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The theory that beta-amyloid (Abeta) is the main cause of Alzheimer's has taken yet another bashing after a closely watched trial evaluating Eli Lilly & Co.'s solanezumab andRoche's gantenerumab in people in the early stages of a rare, inherited form of the disease yielded disappointing results.
The Phase II/III Dominantly Inherited Alzheimer Network Trials Unit (DIAN-TU) study run by Washington University evaluated the two drugs, which have both suffered failures in a variety of disease settings, in 194 people with autosomal dominant Alzheimer's disease who come from families that carry a genetic mutation that causes early-onset Alzheimer’s dementia. Such people experience declines in memory and thinking skills starting in their 50s, 40s or even 30s and researchers noted that people who inherit the mutation were "all but guaranteed to develop symptoms at about the same age their parents did."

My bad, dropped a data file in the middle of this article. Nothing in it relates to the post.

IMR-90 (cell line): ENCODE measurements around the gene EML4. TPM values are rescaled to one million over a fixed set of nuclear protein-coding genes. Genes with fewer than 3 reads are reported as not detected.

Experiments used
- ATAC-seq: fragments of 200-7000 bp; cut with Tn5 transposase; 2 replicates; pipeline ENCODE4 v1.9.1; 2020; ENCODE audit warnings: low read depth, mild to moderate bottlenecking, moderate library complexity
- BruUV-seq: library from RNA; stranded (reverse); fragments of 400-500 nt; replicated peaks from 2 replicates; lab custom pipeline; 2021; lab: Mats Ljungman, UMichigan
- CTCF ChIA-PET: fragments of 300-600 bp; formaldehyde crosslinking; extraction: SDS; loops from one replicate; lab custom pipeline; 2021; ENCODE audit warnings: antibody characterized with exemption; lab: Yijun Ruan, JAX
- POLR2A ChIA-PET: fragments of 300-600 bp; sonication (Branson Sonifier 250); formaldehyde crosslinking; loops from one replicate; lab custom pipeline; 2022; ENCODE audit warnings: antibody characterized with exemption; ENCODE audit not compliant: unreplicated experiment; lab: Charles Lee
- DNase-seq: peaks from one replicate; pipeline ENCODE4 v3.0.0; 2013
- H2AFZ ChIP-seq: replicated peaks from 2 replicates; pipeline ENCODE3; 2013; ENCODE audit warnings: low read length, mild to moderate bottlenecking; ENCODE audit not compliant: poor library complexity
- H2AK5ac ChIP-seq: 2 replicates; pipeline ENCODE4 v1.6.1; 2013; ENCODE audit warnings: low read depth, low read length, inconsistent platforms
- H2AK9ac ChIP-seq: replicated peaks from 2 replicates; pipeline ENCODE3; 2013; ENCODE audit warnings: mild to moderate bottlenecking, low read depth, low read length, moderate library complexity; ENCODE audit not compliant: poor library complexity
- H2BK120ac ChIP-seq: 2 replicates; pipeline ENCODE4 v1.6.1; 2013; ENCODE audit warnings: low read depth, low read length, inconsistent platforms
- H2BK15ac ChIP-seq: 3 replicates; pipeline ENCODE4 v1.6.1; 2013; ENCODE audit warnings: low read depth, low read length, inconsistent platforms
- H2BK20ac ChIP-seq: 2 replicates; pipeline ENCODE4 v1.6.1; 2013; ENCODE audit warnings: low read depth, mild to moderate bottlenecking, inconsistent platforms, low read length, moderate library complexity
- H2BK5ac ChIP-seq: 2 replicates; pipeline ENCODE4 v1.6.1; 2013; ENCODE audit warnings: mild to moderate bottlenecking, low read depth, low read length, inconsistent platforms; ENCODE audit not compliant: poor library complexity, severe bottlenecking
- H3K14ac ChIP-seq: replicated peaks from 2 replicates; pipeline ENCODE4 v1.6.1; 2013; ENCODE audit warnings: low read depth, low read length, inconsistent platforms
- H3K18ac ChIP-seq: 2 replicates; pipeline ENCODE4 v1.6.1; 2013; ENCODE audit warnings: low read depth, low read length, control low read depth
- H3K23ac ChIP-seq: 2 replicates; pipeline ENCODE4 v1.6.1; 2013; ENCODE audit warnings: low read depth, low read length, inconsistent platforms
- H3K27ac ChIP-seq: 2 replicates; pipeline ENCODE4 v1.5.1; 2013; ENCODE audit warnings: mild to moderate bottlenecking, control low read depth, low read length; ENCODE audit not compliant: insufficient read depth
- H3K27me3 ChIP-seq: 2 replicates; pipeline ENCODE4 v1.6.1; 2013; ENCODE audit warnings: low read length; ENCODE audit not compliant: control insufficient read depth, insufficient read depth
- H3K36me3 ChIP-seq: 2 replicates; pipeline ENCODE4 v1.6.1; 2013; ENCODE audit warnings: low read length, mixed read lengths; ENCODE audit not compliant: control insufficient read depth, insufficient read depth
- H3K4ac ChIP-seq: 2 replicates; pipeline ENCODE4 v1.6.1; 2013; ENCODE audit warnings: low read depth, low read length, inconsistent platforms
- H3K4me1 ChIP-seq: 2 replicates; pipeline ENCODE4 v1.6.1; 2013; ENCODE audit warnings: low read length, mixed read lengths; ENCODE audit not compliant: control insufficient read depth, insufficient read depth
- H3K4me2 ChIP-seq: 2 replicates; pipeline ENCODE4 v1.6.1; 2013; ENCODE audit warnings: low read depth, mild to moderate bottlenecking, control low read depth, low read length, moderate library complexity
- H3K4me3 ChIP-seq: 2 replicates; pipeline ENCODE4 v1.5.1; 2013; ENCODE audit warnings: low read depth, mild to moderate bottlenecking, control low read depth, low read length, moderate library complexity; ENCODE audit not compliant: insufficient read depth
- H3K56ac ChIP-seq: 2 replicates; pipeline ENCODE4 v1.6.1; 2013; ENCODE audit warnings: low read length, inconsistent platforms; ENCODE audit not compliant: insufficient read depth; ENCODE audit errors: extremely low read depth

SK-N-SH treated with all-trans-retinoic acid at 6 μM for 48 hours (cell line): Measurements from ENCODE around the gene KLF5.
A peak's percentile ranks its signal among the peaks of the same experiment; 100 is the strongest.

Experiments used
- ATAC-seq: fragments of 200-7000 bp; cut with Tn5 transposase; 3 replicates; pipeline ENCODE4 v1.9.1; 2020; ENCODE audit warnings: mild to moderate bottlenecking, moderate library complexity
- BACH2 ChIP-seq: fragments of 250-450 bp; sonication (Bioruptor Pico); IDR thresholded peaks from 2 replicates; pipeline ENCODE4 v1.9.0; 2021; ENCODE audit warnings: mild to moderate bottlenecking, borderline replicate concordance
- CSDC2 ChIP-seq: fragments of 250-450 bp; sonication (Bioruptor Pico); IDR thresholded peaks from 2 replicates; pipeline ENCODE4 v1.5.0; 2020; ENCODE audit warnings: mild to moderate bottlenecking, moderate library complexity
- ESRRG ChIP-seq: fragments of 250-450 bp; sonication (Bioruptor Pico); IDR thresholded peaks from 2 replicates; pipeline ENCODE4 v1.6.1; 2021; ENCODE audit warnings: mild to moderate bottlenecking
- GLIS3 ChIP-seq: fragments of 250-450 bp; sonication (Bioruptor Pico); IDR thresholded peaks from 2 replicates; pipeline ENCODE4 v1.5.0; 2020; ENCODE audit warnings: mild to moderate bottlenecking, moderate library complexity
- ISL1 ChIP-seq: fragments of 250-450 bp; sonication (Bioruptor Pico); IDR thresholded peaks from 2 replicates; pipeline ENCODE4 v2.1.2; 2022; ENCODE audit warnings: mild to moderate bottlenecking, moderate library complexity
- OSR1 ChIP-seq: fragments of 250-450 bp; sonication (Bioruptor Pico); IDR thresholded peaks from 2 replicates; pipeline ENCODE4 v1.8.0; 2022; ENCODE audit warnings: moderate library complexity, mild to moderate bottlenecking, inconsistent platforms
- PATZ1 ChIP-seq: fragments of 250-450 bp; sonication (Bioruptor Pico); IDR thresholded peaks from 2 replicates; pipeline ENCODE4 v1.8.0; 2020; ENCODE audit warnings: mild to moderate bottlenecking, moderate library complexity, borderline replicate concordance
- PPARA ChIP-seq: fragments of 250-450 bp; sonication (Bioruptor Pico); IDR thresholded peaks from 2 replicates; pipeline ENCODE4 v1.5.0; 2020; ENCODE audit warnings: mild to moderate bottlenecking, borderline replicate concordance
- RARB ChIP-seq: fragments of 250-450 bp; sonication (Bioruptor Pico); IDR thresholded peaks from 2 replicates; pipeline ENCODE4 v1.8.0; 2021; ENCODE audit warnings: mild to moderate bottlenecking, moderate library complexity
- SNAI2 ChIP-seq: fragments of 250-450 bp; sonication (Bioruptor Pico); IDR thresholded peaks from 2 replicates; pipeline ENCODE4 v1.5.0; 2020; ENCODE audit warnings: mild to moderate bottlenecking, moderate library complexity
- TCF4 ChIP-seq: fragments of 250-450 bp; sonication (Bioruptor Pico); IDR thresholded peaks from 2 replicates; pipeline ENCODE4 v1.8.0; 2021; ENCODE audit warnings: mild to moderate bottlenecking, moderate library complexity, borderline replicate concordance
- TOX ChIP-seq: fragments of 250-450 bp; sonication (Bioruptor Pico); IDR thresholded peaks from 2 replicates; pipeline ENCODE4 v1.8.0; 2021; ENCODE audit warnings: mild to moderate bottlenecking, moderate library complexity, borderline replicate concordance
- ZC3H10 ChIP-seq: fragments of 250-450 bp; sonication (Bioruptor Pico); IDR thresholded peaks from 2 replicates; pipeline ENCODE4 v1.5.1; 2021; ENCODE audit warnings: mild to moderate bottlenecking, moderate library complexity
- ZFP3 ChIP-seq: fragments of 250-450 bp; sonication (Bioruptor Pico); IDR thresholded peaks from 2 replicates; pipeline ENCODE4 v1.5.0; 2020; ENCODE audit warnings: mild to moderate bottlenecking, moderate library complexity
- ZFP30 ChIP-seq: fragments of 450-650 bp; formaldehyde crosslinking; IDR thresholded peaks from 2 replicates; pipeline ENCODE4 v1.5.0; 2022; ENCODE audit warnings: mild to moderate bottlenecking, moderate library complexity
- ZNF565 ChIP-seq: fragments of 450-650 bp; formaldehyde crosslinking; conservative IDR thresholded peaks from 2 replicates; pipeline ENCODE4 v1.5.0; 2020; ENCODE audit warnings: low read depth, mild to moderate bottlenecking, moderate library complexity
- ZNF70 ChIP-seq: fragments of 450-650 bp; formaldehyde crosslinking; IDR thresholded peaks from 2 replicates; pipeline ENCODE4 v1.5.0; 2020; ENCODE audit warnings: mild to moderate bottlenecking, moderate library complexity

The participants were randomly assigned to receive solanezumab, gantenerumab or placebo and the initial analysis indicated that neither drug met the primary outcome of the study, the slowing of cognitive decline as measured by "multiple tests of thinking and memory." Details of DIAN-TU will be presented in April at the Advances in Alzheimer’s and Parkinson’s Therapies meeting in Vienna, Austria.
“Although the drugs we evaluated were not successful, the trial will move us forward in understanding Alzheimer’s,” said principal investigator Randall Bateman. He argued that the trial’s innovative design, developed with a consortium of pharmaceutical companies, the National Institutes of Health, regulatory agencies and academic leaders, yielded new insight which can inform future research into the disease, including the more common form that typically strikes after age 65.